Monday, September 15, 2014

Looking Under the Lamp Post

You know the old joke about the drunk looking for his keys under the lamp post. It's not where he lost them but it's where he can see. Sometimes it seems that way with measures of employee engagement. A recent article featuring Gallup's take on it, and they've been studying the issue for a decade and half or longer, shows that employee engagement hasn't changed in the past 15 years despite a moderate amount of emphasis on it. Gallup bases engagement on high answers to 12 questions. The 12 questions deal with company social and communication interactions, mostly with the manager or supervisor. To their credit, they don't ask about company events or benefits, but to the quality of the relationships with the manager and peers, and the employee's attitudes towards their work.

However, when we think about the definition of engagement--that the employee is putting their best effort towards the success of the organization--none of the questions ask about that attitude. Engagement is simply not measured. The questions deal with the conditions that support organizational success but don't really deal with the engagement issue. They claim that a few questions address the "What do I give?" aspect of engagement; questions like "do I have the opportunity to do what I do best?" and "is there someone who encourages my development?" However, I've worked with people--and been one myself--where they would have answered "yes" or "strongly agree" to those kinds of questions but they could care less if the organization succeeded. The questions don't get at the passion someone has for the mission of the organization. The questions don't get at the confidence that individuals and the organization can be successful and that they can contribute meaningfully to that success.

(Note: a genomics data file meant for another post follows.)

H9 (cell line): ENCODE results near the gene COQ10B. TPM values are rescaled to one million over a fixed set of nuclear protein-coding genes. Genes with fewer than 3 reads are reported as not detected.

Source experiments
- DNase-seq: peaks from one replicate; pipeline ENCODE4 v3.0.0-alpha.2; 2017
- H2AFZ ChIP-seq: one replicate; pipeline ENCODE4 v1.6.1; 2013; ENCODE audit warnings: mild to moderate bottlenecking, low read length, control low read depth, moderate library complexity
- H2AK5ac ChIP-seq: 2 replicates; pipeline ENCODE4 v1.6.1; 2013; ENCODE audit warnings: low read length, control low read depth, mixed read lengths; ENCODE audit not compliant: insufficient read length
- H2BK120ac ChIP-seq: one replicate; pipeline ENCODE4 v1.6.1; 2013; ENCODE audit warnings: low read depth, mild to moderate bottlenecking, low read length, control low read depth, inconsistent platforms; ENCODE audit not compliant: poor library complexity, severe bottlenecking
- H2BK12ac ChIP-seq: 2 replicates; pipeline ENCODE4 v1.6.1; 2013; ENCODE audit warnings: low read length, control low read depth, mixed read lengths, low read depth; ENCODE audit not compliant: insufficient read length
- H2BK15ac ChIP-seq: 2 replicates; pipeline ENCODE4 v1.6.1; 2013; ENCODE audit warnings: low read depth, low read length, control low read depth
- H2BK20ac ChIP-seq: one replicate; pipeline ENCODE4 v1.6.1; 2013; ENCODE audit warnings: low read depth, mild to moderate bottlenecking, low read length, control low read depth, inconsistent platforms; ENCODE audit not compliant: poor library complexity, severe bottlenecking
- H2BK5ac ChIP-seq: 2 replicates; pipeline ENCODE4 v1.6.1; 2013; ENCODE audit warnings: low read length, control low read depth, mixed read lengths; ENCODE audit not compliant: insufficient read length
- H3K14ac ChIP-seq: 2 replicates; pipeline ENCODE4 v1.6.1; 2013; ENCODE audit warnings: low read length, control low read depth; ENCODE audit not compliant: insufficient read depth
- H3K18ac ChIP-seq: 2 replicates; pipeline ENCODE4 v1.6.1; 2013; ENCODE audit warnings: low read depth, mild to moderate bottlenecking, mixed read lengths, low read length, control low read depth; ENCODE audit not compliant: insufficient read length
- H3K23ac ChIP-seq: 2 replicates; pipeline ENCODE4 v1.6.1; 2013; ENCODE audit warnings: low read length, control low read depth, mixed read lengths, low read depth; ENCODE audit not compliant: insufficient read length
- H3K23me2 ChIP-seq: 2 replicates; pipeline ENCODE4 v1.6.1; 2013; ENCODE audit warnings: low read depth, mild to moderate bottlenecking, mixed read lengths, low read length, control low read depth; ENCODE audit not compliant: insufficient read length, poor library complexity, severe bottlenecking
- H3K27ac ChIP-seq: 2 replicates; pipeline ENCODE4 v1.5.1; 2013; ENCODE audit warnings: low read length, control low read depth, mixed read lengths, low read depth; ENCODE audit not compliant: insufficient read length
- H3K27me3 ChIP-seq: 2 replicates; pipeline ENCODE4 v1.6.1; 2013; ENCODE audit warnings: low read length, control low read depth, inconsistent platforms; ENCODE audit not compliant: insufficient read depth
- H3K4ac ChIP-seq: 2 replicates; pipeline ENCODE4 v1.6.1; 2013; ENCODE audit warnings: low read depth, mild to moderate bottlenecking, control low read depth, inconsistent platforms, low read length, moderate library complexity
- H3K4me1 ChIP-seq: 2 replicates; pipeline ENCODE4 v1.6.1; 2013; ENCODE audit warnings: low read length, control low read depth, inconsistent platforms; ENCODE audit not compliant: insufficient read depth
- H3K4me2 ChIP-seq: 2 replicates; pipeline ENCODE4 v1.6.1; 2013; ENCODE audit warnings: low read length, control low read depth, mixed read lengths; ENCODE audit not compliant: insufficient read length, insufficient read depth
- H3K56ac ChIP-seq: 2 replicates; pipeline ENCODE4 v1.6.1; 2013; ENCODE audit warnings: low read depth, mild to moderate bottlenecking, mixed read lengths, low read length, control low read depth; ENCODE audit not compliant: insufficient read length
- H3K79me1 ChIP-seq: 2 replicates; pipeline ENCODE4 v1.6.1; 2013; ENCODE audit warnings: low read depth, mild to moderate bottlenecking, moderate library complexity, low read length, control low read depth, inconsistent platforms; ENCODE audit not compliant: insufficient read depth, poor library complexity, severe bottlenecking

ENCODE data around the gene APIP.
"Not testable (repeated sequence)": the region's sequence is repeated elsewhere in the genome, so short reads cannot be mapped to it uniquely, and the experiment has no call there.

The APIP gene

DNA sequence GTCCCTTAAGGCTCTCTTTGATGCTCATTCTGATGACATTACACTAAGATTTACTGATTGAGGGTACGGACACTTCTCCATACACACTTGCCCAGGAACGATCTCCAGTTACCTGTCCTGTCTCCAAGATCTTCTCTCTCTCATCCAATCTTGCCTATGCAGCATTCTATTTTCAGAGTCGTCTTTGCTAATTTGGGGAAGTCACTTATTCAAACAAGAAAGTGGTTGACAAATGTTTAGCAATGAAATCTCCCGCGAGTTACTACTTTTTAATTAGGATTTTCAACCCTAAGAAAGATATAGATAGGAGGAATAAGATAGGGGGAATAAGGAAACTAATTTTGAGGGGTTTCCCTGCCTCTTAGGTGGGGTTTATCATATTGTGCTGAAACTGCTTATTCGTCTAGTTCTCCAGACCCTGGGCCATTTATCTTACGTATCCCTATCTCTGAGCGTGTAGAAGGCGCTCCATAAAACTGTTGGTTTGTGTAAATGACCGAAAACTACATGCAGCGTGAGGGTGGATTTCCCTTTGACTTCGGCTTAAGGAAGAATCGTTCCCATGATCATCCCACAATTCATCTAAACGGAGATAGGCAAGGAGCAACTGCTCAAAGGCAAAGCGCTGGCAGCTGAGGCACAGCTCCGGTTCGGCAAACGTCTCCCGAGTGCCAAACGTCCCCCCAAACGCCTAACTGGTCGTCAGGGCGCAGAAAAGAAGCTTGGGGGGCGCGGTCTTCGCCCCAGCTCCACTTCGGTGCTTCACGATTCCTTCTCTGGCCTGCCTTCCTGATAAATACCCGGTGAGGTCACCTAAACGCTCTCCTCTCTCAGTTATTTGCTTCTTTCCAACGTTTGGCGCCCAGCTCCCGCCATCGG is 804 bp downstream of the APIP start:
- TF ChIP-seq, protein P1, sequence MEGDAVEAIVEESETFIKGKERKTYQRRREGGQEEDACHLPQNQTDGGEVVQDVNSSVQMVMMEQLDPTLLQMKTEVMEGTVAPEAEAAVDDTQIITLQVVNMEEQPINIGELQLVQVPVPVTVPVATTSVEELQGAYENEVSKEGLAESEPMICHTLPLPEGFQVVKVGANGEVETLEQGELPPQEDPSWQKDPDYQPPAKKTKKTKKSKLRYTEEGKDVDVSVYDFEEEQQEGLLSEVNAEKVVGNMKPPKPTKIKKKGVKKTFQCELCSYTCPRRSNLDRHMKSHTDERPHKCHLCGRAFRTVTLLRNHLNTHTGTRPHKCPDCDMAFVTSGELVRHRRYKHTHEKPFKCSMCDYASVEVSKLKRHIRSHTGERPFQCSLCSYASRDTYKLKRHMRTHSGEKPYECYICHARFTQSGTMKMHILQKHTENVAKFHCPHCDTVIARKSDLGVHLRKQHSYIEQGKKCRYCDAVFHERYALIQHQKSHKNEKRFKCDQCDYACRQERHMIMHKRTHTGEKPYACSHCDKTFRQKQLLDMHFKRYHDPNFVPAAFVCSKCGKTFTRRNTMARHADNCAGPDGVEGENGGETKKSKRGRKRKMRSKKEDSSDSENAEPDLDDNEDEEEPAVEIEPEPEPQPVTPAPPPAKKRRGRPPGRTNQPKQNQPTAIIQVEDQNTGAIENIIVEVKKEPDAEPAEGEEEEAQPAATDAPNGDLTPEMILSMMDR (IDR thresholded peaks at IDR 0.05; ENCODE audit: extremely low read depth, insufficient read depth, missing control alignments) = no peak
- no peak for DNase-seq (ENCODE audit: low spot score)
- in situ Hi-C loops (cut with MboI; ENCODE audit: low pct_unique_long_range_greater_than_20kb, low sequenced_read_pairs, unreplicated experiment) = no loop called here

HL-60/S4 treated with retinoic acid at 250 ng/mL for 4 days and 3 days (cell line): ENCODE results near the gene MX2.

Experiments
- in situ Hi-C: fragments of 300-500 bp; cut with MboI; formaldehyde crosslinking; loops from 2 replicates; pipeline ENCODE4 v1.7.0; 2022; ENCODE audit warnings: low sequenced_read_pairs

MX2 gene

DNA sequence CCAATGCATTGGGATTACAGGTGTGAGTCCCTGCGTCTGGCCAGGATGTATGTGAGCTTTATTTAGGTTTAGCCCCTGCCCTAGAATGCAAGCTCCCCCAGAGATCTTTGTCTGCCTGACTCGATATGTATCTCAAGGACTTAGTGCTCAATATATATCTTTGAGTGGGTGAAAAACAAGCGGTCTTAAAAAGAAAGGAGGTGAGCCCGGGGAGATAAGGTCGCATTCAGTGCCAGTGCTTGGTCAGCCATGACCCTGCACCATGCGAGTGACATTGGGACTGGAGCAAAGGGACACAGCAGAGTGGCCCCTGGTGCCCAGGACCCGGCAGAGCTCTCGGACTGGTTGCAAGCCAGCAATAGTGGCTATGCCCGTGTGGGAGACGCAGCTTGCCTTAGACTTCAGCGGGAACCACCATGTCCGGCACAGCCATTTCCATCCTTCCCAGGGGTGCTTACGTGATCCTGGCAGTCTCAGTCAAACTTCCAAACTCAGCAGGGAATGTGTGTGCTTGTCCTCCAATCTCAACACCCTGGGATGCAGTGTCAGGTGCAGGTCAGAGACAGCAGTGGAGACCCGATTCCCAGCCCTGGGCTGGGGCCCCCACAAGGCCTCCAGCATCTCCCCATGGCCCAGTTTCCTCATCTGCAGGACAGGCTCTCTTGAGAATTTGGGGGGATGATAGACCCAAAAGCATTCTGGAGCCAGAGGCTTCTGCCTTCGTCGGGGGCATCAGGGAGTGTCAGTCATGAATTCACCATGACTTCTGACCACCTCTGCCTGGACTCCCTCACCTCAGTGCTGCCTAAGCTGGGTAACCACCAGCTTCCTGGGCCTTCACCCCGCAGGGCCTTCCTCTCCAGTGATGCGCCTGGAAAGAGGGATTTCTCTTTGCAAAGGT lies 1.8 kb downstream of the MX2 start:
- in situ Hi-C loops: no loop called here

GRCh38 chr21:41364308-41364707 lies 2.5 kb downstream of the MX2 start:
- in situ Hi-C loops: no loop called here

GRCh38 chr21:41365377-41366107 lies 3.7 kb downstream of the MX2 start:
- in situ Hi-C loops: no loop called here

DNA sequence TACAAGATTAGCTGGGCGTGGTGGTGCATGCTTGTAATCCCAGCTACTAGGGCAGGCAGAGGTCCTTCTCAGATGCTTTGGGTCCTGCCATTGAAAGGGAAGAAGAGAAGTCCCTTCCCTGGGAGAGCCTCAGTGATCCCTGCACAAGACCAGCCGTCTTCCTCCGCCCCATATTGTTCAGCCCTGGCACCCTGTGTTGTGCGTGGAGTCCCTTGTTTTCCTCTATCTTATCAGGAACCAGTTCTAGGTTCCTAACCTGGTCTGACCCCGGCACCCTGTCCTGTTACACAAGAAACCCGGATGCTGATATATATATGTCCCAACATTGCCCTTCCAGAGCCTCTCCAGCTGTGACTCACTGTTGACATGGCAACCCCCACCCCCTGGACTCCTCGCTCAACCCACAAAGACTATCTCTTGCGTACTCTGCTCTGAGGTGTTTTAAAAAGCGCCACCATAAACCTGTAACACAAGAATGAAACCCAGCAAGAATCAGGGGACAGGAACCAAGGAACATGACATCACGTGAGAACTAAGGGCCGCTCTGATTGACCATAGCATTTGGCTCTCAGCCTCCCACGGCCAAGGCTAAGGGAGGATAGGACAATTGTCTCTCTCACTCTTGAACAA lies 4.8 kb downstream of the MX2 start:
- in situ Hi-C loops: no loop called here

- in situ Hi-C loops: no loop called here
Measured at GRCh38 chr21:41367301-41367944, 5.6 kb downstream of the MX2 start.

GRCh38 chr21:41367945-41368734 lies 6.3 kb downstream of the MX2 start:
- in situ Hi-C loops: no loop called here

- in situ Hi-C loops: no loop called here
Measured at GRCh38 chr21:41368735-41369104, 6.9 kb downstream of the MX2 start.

It might be that Collins' Hedgehog Principle is missing. In order to be great, we have to feel strongly about what we're doing, be exceptional at it--and manage to get paid profitably for it. Gallup addresses the second and third aspects of an employee's work life, but they fail to grasp the employee's passion. Perhaps they believe it won't be there. Or it's irrelevant. Gallup's Twelve Questions focus on feedback to the person's job performance, which may or may not be contributing to success. How many times have we all performed exceptionally well but it hasn't made any difference on the organization's results? Haven't you seen strategic reviews where all the tier 2, 3, 4... level goals have been accomplished but the main corporate goals have fallen short?

We also know engagement is dependent on a level of loyalty. Loyalty is a two-way street. You will not be loyal to someone who has been disloyal to you. In this age of multiple-company careers, how much loyalty can there be? Is this the cause of the stagnation in the engagement numbers over the past decade?

As much as I admire Gallup and their efforts to shed light on what's happening in the workplace, they're looking at the areas that can be measured but not necessarily where the keys to engagement have been lost.

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